As a young girl, I remember watching my mother staring at her body in the mirror in disgust.
“Your brother did this to me,” she would sigh as she gestured towards her belly laden with stretch marks.
“Your other brother just finished the job.”
I would have only been in my young teens at the time, but it was a moment that has remained with me forever. It was also the source of a lot of anxiety for me when I first found out I was pregnant.
Shit, was that going to be me standing in front of the mirror down the track wishing I had my flat and unblemished stomach back?
I’m not going to lie, I slathered moisturising cream and bio oil onto my ever-growing belly like it would fall off if I didn’t.
And once my little girl was born, I breathed a sigh of relief when I’d only gained a small stretch mark underneath my belly button.
Call it genetics, fate or whatever, but just like my mum, it was my son that left me with a stomach I had once dreaded to look at.
At 9lb 8, he was a chunky monkey from the outset, but once I got to know him and felt my heart swell with the love I had for my little family, I tried not to let my crinkled belly seem like anything other than trivial.
Despite this, it is three years on and I can’t bring myself to wear a bikini and cringe when my children try to lift up my shirt in public to plant a kiss or a raspberry onto my tummy on their tip-toes.
“Nobody wants to see that,” I said to them once, as I hurriedly pushed my shirt back down.
But in that very moment, all I saw was my mother standing in front of the mirror.
I remembered the emotion in her voice, the sense of longing, and I knew I didn’t want that to be me and I have planted my feet firmly in the tiger stripes camp and have finally begun to accept and even celebrate my stripes.
Stretch marks can be unsightly and make you upset when you catch sight of them in the bathroom, but the 75% of mums who have them should wear them with pride.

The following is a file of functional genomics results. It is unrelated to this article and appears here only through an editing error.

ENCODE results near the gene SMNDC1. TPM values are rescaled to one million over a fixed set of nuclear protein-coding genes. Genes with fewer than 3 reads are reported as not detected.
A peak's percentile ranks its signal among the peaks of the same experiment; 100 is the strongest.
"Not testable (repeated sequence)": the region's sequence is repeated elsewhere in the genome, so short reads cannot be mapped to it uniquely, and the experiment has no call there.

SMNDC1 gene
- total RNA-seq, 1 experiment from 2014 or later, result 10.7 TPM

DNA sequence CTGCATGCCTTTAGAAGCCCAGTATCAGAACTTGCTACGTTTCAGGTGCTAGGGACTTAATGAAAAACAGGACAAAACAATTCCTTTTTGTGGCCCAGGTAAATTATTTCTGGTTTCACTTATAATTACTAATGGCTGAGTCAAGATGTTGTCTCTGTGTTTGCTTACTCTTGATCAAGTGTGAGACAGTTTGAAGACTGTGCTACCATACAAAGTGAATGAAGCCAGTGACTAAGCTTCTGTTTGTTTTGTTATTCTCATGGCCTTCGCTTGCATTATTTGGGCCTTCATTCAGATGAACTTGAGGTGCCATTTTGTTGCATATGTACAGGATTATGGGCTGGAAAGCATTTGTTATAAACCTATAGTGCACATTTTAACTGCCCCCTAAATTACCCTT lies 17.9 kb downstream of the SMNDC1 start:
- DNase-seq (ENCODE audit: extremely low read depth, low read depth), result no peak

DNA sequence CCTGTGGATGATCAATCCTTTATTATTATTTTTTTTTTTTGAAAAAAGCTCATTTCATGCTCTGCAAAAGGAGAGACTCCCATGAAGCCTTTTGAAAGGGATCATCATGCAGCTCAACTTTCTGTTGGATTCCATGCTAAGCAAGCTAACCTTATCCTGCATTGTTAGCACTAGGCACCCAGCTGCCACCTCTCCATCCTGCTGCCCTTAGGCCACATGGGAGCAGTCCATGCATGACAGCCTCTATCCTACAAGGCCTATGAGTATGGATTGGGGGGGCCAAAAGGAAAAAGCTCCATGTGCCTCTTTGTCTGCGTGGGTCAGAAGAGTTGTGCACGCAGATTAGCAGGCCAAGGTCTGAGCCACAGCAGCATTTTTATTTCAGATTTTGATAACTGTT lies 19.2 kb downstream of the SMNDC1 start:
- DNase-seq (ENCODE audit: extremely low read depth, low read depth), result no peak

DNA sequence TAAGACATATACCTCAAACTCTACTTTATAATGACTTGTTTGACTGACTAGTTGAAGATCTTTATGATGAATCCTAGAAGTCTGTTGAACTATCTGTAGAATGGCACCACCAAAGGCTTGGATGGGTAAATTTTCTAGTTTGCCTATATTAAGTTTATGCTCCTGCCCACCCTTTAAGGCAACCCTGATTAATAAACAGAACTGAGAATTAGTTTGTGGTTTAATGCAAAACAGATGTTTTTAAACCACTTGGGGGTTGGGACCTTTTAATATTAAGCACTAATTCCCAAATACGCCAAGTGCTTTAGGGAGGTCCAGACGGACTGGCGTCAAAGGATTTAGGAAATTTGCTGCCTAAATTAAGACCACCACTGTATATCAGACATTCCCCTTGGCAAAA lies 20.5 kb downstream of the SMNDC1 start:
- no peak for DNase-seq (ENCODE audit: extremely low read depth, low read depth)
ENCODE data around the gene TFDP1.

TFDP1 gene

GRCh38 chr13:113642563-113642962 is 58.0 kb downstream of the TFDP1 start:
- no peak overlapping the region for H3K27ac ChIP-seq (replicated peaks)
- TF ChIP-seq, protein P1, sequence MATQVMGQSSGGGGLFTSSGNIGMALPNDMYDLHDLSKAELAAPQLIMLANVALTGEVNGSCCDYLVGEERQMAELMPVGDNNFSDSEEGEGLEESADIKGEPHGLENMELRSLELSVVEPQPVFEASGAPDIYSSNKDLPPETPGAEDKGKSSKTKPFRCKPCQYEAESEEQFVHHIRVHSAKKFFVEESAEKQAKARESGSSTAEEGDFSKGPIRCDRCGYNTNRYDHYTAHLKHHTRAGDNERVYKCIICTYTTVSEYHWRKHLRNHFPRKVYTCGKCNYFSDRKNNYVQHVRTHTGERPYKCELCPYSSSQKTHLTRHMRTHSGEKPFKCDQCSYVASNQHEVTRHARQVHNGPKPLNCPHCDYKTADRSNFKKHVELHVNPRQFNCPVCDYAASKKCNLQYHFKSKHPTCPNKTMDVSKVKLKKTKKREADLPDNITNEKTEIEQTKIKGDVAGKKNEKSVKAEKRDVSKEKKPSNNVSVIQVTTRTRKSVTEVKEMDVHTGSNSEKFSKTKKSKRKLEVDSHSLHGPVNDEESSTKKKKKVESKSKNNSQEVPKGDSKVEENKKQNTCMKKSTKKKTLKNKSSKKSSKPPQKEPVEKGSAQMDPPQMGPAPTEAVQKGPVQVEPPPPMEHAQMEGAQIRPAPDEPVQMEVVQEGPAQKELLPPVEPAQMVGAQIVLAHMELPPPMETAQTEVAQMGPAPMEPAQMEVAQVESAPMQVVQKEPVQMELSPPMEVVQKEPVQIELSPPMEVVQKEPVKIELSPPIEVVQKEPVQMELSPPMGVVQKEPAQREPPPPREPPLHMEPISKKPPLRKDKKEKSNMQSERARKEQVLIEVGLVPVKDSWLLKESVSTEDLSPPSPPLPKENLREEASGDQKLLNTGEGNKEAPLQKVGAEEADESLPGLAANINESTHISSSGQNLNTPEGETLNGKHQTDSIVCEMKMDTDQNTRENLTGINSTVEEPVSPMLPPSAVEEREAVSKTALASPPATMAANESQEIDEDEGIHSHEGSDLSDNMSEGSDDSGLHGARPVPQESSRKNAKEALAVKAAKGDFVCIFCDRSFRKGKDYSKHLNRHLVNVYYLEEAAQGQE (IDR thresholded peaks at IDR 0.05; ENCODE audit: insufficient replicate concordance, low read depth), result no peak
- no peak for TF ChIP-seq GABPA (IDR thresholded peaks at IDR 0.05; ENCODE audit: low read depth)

That is not to say the 25% of women who didn’t end up with tiger stripes are no less mothers than those who did, because every woman will experience some sort of change to their body whether it’s wider hips, a slightly wobbly or saggy tummy, or a bootylicious butt.
While some people might think that their body has been ruined by having children, I see tiger stripes and that tell-tale belly bump as one of the quintessential symbols of motherhood it should be a source of pride and not something to be ashamed of.
One of the women who bared her belly for the gorgeous photos had asked her photographer to edit out her stretchmarks when she’d had photos taken after her first two children were born.
When she first looked at her photo in this series, all she saw was a bloated belly until her husband reminded her what her body had done.
“I looked at them again and thought of how beautiful our babies were and these stretch marks are now my trophies. I’m proud of my belly and the miracle that it carried out four times and if I had to do it again knowing that my body would come out worse for it, I would in a heartbeat,” she said.
“If I can help one person to no longer think that another woman’s, or even their own, stretch marks are feral, than I would feel my photo accomplished something.”
At the end of the day, we are all mothers and we need to band together to ensure that if a tiger-striped mumma wants to rock out in a bikini on the beach, she is applauded for being comfortable in her skin rather than body shamed.
Every stretch mark on your butt, breasts, thighs or hips are reminders of the fact that you created life. Your body was a home for the most precious thing your child.
I know that my mum thought the same thing as I do our children are worth every single stripe but I am going to make sure my daughter knows that I had never been more comfortable in my skin than I am now, because I know that I have a family who loves me blemishes and all and that is the purest kind of love there is.
So come on sexy mummas, embrace your body and be proud! #SAHMtigerstripes
Thank you to the women of Gympie who volunteered to bare their amazing bodies for these photographs.
Note: Photographs are not to be copied or used without written permission from the owner of www.stayathomemum.com.au